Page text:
Failed Back Surgery Syndrome

Failed Back Surgery Syndrome

Failed Back Surgery Syndrome

Back pain can be draining both physically and emotionally. This is true particularly when you’ve undergone a surgical procedure to fix the problem but are still living with chronic discomfort. This condition, known as Failed Back Surgery Syndrome, can be caused by a number of issues. To help you understand, we’ll take a look at the causes, symptoms and treatment options that may provide relief.

What is Failed Back Surgery Syndrome?

Failed Back Surgery Syndrome is a term used to describe chronic pain that can develop in some patients following spine surgery. It most commonly occurs following a laminectomy procedure, in which bone is removed from the rear of the vertebrae to relieve pressure on spinal nerves. For that reason, it is also often known as post-laminectomy syndrome.

According to board certified Pain Management specialist Michael Zeringue, MD, "Continued back pain after spine surgery can result from scar tissue, muscle injury from surgery or improper spine posture secondary to surgery."

There are a several factors that can lead to pain post surgery, including:

  • The formation of scar tissue
  • Irritated and inflamed spinal joints
  • Chemical irritation of nerves in the spine
  • Bone or soft tissue pressing on the spinal nerves
  • Improper spine posture following surgery
  • Muscle injury from the procedure

"Continued back pain after spine surgery can result from scar tissue, muscle injury from surgery or improper spine posture secondary to surgery."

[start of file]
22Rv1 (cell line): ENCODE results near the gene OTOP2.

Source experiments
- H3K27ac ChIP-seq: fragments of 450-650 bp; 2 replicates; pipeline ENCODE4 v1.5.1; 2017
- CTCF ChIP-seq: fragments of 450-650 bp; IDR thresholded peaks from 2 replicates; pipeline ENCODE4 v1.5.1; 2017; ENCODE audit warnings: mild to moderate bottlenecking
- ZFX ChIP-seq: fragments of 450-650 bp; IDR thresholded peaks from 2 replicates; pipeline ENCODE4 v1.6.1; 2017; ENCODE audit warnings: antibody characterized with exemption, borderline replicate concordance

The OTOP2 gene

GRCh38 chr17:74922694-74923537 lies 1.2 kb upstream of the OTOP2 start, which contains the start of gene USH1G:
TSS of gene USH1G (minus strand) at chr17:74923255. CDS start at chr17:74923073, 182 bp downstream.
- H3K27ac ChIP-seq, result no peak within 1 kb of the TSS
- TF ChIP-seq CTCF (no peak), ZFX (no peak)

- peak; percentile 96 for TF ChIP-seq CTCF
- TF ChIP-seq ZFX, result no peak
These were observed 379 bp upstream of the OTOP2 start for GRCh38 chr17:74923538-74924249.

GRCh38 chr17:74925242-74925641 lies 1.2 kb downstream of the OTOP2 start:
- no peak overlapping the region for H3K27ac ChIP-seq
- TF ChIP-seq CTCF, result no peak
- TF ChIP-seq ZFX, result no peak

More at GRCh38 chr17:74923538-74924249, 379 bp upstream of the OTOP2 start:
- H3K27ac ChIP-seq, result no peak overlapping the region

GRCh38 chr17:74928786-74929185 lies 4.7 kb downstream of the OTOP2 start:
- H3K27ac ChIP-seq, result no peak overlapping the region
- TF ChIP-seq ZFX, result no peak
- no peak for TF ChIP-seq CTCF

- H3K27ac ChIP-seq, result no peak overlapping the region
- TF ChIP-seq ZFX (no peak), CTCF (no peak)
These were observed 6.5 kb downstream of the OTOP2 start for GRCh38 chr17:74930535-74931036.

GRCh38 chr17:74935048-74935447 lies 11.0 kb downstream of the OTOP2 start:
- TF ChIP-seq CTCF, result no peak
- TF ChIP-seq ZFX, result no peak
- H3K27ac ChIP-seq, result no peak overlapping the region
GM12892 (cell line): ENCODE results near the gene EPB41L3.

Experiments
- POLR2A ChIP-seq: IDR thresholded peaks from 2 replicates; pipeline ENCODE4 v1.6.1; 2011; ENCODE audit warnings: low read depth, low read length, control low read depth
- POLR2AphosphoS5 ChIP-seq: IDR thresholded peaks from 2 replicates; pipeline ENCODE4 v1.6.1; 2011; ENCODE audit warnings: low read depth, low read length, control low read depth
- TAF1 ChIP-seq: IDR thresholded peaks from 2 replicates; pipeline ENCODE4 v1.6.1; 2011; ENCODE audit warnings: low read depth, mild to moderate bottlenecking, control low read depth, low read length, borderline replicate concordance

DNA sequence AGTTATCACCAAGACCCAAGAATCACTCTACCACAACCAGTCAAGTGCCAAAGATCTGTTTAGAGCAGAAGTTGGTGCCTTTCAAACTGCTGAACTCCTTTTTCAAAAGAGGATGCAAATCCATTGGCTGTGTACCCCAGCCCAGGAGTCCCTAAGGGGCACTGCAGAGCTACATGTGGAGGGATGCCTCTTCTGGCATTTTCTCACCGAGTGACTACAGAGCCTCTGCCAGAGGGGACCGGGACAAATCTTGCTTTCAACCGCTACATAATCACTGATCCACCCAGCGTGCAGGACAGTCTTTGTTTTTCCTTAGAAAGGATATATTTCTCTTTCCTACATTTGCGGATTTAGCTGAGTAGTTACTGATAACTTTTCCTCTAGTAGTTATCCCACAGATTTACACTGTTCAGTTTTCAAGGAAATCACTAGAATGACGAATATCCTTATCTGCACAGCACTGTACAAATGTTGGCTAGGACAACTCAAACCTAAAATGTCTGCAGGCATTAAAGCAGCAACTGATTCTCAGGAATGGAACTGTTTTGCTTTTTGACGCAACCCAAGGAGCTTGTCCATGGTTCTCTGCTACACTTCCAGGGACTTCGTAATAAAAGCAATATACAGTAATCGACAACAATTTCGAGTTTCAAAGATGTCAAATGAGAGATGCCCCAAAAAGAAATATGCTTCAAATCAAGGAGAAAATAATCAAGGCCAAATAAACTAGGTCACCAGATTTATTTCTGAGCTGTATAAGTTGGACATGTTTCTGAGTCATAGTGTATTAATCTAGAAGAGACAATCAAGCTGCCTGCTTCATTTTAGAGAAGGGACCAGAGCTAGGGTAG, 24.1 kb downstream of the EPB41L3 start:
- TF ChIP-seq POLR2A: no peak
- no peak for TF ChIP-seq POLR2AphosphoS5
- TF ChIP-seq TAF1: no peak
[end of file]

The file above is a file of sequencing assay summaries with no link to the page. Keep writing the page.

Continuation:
- Michael Zeringue, MD, MPH

What are the Symptoms of the Condition?

The primary symptom of Failed Back Surgery Syndrome is pain, which can manifest in several ways:

  • Pain may occur at the surgery site.
  • Pain may radiate to the buttocks or legs.
  • Pain may be sharp or it may feel like a dull ache.

There are several treatments available for Failed Back Surgery Syndrome, and choosing the correct one depends on the cause and severity of the pain.

Non Surgical Treatments

  • Medications

    Pain may be managed by drugs such as acetaminophen, NSAIDs or muscle relaxants.

  • Injections

    Caudal epidural steroid injection can be given in the epidural space surrounding the lower spine to help reduce pain. Some patients may see relief in as little as 30 minutes. Click here for more about ultrasound guided injections

  • Physical Therapy

    Exercises designed to strengthen muscles in the back and abdomen or modifications in posture can help relieve pressure on spinal nerves and reduce pain. Click here for more about physical therapy

Surgical Treatments

  • Spinal cord stimulator

    If non-surgical treatments are ineffective, this device can be implanted to send adjustable electrical signals to different areas of the spine to relieve pain. Click here for more about the spinal cord stimulator

  • Re-operation

    In extreme cases, another surgical procedure may be required.

Why Seek an Evaluation for Failed Back Surgery Syndrome?

There’s no reason to allow pain to interfere with life activities or work. The treatment for each patient with Failed Back Surgery Syndrome may be different, so an accurate diagnosis and plan of action is vital to helping you manage your condition and reclaim your best quality of life. Contact us today to find out what treatment options are available for you.

About the Doctor

Michael Zeringue, MD, MPHMichael Zeringue, MD, MPH is a triple board certified physician in Pain Management, Sports Medicine and Family Medicine and specializes in interventional spine and ultrasound guided injections. Dr. Zeringue earned his medical degree from Tulane University in New Orleans and completed his internship and residency in Family Medicine at John Peter Smith Hospital in Fort Worth, Texas. Following residency Dr. Zeringue finished two separate fellowships in Sports Medicine and Pain Management. He is a life long resident of the New Orleans area and served for several years as team physician for Brother Martin High School in New Orleans.


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